‘My mum, my grandmother, my great grandmother … I feel them in me, I carry their strength’
Sandy Greenwood’s play Matriarch celebrates the strength, resilience and beauty of Aboriginal women, drawing on 100-years of Australian history through her family’s eyes.
Matriarch—a tale of extreme adversity and survival—will be performed at the Adelaide Fringe Festival and has been nominated for two Greenroom Awards.
Greenwood, a Gumbaynggirr, Dunghutti and Bundjalung woman, brings herself to the stage, sharing stories of her mother and grandmother to pay homage to the matriarchs who shaped her.
“There’s a lot of complex themes in the play, like intergenerational trauma and cultural identity. I’m showing rather than telling, I’m showing pieces of their lives throughout the ages so the audience can experience what it was like for them,” Greenwood said.
“It’s about celebrating our culture, and exploring that intergenerational connection between us, the trauma that lays dormant and that resilience I carry through my grandmother and my mum.”
Greenwood was raised on Bowraville Mission by her single mother, who was a Stolen Generations survivor. Her grandmother raised 14 children and always had faith they would all return home.
“I was in awe of their strength, especially my grandmother, she never held onto any bitterness, she was just happy that eventually all her kids made their way home.”
Greenwood touches on the presence of intergenerational trauma caused by colonisation in the play, and said the key to moving forward is in connecting to culture and country.
“So many Aboriginal people know that that is what we need to heal, going to the source. It breaks my heart, these little ones who have so much pain embedded in them, generations of trauma, pain and suffering. I’m glad the spotlight is on it now. I truly believe healing is through culture, through telling our stories and celebrating our culture, creating a safe space for our young ones to feel proud of who they are and realise they’re from the most incredible oldest continuing culture in the world.”
Greenwood began this journey in her last year of university when, at 21, she performed a 20-minute piece which detailed similar themes. She recalled the feeling of needing to finish the piece, it gnawed at her, it was crucial for her healing to tell her own story in her own way.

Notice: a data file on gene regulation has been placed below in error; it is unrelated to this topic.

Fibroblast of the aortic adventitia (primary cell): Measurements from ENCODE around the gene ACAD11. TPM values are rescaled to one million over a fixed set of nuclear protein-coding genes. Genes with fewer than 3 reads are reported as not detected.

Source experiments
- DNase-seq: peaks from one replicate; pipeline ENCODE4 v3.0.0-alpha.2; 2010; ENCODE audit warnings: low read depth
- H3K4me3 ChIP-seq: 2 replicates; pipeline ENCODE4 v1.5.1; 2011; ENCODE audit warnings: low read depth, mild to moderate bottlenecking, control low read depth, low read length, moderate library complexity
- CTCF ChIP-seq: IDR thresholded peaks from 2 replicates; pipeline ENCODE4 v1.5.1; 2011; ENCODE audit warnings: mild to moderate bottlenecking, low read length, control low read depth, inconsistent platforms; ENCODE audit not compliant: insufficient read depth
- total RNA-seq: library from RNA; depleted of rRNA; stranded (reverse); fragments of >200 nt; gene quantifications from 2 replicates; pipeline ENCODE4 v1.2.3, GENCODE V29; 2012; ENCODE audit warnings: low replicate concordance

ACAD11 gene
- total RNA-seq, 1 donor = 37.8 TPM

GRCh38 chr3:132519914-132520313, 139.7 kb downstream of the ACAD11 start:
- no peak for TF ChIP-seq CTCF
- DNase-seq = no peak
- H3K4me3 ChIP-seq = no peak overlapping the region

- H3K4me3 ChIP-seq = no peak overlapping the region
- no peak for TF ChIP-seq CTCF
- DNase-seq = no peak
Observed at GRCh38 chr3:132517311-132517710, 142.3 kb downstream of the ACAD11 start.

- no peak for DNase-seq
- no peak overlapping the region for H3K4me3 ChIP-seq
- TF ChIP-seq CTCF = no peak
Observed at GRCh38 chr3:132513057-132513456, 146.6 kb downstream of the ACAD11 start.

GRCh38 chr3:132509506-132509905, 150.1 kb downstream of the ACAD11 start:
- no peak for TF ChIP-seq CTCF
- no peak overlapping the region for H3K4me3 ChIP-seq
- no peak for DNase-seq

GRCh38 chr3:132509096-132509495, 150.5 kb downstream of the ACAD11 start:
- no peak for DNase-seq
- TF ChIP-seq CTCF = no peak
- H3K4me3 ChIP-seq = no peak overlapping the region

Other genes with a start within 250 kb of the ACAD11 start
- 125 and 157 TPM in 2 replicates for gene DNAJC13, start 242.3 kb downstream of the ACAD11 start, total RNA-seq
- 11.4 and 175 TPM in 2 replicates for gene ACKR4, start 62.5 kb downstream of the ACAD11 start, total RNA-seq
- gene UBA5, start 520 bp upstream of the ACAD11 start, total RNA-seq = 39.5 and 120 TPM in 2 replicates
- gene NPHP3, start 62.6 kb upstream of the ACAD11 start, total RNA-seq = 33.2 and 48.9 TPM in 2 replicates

“Every time I perform, it’s that extra bit of healing for me. It’s been frustrating not being able to tell my story, but now I get to tell my own story in my own way. My grandmother is there is spirit. The trauma and the pain releases in theatre and I always walk away feeling better,” Greenwood said.
“There have been times in my life when I’ve really hit rock bottom and deep depression. Being the eldest daughter of a Stolen Generation survivor, you take on that pain from a very young age. I’ve had a full-on life and I do surprise myself sometimes, I pick myself up from so much. I think it’s because of my mum, and my grandmother, and my great grandmother. I feel them in me, I carry their strength. I hope that this is healing in the spirit world for them.”
The reaction from both Indigenous and non-Indigenous audiences has been overwhelmingly positive. Greenwood attributed this to the universal nature of her stories and the empathetic connection between audience and performer.
“It’s not didactic, it’s not lecturing anyone, it’s showing not telling. It’s fluid, beautiful storytelling. It allows them to immerse themselves in it, and allows them to process what they need to process.”
Greenwood hopes her show and story will encourage other Aboriginal people suffering trauma to embrace healing through storytelling.
“Don’t be shame, put pen to paper, just write, let it flow through you, even if it feels a bit awkward. Write it out, act it out, dance it out—we come from a long history of storytelling, it is in us, that is who we are. We are living our culture by telling our story. This is the time now, the country is ready for our stories. It’s never been a better time, there’s a lot of love and support and a lot of interest.”
“We are all from generations of strong women; Aboriginal women are incredibly strong. Carry that and know that, feel proud and be inspired to tell your own story and know we are beautiful and strong and the backbone of society. We are from matriarchal blueprints. Reembrace the strength that is in us, show the country and show the world, live it.”
Matriarch is showing from February 21st to March 3rd as part of the Adelaide Fringe Festival.
By Rachael Knowles
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